John of all trades

John Warren has lived quite the life and now puts his time into passion projects. (Damjan Janevski) 276198_04

Helena Abdou

John Warren is a curious man, dabbling in a number of pastimes over the years. He speaks with Helena Abdou about his various outlets have helped him overcome a battle with depression.

John Warren was only young when he lost his father to suicide. Years later, his brother took his own life after a battle with schizophrenia. Not long after, John’s sister followed.

He lost three family members to suicide and was scared he would fall victim to the unrelenting grasp of depression.

“Because of the depression that I went through, that sort of made it a bit tougher because I thought oh maybe it’s my time to kick it too.

“Maybe I was just a little bit stronger and lucky to pull myself out of it.”

Born in Albert Park, and raised in Broadmeadows, John is one of five children.

He later moved to Jacana, where he met his wife Carol. The pair have been married for 50-odd years.

He has two sons, Paul and Adam, who he says are his whole world.

“I love my boys and I’m proud of the men that they are. They’ve done really well for themselves.”

Sadly, John didn’t have the same loving relationship with his father.

“In those days, men were pretty hard on kids … I suppose I’ve got bad memories as far as my dad goes,” John says.

“I think that happened right up to the age of 15 and I looked him in the eyes one day and I go, well, you’re not going to break me anymore, he realised what he was doing. And I thought how stupid is this. I will never do this to my kids in the future, it was a lesson that I learned.”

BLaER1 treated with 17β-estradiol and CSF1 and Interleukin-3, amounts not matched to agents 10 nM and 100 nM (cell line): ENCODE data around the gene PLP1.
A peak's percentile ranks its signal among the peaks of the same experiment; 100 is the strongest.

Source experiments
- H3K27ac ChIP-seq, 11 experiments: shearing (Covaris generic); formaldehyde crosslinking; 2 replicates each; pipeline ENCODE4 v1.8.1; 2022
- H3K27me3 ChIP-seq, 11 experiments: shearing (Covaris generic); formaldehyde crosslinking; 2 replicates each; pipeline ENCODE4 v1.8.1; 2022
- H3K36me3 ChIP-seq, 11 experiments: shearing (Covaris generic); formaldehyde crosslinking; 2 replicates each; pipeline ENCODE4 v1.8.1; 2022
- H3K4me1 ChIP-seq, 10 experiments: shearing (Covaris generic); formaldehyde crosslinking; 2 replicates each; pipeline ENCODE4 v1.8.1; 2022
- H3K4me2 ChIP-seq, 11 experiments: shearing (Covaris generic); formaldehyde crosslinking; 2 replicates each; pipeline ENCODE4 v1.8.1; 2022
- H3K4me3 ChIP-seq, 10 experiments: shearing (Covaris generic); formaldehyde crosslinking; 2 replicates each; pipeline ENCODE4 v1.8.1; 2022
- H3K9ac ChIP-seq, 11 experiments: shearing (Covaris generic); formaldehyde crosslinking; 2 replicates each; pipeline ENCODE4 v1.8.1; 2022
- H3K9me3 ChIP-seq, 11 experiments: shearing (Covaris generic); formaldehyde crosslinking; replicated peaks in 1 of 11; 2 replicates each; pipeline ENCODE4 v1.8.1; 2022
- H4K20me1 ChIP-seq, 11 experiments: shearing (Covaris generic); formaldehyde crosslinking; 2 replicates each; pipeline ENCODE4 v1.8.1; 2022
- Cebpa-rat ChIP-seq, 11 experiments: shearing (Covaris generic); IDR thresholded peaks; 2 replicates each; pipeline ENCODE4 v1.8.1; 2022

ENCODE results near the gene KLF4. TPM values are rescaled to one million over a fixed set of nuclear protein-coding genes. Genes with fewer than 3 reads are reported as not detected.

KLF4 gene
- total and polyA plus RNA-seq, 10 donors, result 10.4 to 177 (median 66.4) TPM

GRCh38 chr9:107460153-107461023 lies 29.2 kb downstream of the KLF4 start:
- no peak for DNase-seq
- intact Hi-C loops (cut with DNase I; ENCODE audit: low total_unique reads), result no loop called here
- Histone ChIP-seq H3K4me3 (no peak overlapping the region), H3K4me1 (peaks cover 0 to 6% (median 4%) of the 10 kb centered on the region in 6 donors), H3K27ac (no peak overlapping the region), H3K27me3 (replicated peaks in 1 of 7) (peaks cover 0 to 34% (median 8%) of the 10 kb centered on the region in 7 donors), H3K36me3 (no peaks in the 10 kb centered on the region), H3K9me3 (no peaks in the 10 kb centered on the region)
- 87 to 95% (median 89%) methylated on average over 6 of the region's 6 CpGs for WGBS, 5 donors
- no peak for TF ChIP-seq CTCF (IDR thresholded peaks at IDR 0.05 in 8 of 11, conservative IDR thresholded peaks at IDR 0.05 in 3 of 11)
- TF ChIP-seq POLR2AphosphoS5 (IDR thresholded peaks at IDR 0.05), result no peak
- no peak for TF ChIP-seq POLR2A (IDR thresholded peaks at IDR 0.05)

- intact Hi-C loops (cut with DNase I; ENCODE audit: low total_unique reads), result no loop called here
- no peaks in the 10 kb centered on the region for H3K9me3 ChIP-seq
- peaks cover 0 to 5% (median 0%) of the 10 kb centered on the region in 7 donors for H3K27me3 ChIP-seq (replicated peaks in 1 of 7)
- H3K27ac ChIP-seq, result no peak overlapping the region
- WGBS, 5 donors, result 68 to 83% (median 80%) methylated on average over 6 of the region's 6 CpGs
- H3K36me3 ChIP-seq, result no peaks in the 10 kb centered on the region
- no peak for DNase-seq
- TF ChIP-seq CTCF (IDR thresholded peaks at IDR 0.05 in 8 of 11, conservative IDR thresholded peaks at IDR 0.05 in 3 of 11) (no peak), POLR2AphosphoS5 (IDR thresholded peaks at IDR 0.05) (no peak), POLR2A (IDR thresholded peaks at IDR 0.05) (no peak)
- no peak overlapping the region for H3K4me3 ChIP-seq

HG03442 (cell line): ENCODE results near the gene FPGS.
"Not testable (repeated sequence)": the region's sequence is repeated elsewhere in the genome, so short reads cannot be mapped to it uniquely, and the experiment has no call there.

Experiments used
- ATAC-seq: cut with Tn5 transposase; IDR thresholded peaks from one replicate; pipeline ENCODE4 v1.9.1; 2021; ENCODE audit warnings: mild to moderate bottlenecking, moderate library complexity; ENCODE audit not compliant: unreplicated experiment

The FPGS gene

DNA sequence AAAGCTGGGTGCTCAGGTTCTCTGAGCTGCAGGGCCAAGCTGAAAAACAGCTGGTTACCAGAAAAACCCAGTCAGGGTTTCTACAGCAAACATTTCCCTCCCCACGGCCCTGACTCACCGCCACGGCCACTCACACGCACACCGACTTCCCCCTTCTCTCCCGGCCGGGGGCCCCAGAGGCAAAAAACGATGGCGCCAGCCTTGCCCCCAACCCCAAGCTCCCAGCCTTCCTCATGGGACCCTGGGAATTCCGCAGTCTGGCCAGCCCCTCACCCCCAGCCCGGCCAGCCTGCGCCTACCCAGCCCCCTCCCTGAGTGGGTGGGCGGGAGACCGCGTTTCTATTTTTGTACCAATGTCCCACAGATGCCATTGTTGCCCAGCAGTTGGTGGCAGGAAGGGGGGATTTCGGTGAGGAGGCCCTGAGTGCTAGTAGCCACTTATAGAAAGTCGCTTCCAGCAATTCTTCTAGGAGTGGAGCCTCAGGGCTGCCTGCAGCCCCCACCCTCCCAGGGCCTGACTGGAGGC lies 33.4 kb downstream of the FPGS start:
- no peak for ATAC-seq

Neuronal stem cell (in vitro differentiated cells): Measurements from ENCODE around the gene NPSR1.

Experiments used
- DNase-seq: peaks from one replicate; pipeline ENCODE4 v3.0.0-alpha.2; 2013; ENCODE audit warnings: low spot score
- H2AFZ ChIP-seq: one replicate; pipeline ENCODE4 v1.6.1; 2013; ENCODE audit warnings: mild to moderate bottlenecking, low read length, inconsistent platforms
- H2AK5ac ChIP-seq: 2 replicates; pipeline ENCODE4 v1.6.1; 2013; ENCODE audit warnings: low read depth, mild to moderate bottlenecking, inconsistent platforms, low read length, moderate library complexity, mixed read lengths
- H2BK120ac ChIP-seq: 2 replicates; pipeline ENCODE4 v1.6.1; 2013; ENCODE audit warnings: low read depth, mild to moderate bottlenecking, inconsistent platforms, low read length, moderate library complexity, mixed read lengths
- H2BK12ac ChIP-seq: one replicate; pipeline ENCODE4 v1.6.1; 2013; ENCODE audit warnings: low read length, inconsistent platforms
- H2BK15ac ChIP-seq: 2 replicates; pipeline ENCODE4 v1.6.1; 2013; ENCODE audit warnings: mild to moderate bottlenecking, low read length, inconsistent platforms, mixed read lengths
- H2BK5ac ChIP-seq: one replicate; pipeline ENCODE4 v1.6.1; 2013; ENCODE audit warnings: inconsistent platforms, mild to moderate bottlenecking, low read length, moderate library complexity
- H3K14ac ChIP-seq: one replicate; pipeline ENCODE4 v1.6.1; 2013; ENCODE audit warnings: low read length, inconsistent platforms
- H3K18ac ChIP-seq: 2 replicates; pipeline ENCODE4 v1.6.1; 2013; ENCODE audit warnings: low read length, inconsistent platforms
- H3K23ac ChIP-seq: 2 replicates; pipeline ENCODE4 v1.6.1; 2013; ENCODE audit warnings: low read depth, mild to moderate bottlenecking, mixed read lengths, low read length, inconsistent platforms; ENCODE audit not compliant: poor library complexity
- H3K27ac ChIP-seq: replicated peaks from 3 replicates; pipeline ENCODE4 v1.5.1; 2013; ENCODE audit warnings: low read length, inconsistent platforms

John wasn’t very fond of school and left at the age of 15.

“I didn’t have it in me to do school but I was always very good with my hands. On the exact same day I left school, my mum made me get a job at the grocery shop, where I packed shelves for about two years.

“And then I knew a minister where I used to go to a church and he said to me, ‘I can get you an apprenticeship as a wood machinist’, which is a person who deals with operating machines and builds wardrobes, cabinets and that sort of stuff. So I did that for five years as an apprentice.”

He went on to work at Hillcrest Secondary College in Broadmeadows as a wood machinist for 17 years before injuring his back.

“I had a back injury and I collapsed the three discs in my lower back. That put me out of work for the rest of my life actually,” he says.

It was then that John fell into depression, but he didn’t let that stop him.

“I figured I need to try and do something with my life instead of just sitting around doing nothing. So I went back to school for four years and I learned how to do computers and stuff like that.”

John describes himself as a curious type of man, having dabbled in a number of different activities over his lifetime.

“I went to church for about five or six years, tried a few different churches to see what the difference was. Enjoyed partying and swimming a fair bit. I did a bit of horse riding and I got into obedience work for about five years with my German shepherd and won a few prizes.”

“It was all just an outlet.

“Carol turned to me and said, ‘what are you going to do next?’ And I said ‘I’m going to buy a Harley’, and so I did.”

After his back injury, John sold his bike and turned towards passion projects as a way to keep himself occupied.

“I got into playing with old cars and building old cars and I probably got about seven old cars at home.”

His latest project that drew the attention of his neighbourhood and strangers was his ‘crazy caravan,’ a fully furnished piece of art he built.

“That took me about six months to build and I was hoping to get away with the wife but then she got a bit ill so I’m hoping to sell it.”

The father-of-two has a positive outlook on life and encourages everyone around him to do the same.

“I’m back on top and full of laughter, enjoying the grandkids that I love. It could have gone the other way for me but I’m glad it didn’t,” he said.

“Put a smile on your face and keep pushing through because the next day it becomes better.”